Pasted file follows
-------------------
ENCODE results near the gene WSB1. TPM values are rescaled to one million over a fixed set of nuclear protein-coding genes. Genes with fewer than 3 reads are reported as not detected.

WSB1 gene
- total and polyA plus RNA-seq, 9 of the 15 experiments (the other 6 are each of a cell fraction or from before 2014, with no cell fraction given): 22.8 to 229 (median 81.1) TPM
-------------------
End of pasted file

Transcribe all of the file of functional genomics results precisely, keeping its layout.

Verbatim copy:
ENCODE results near the gene WSB1. TPM values are rescaled to one million over a fixed set of nuclear protein-coding genes. Genes with fewer than 3 reads are reported as not detected.

WSB1 gene
- total and polyA plus RNA-seq, 9 of the 15 experiments (the other 6 are each of a cell fraction or from before 2014, with no cell fraction given): 22.8 to 229 (median 81.1) TPM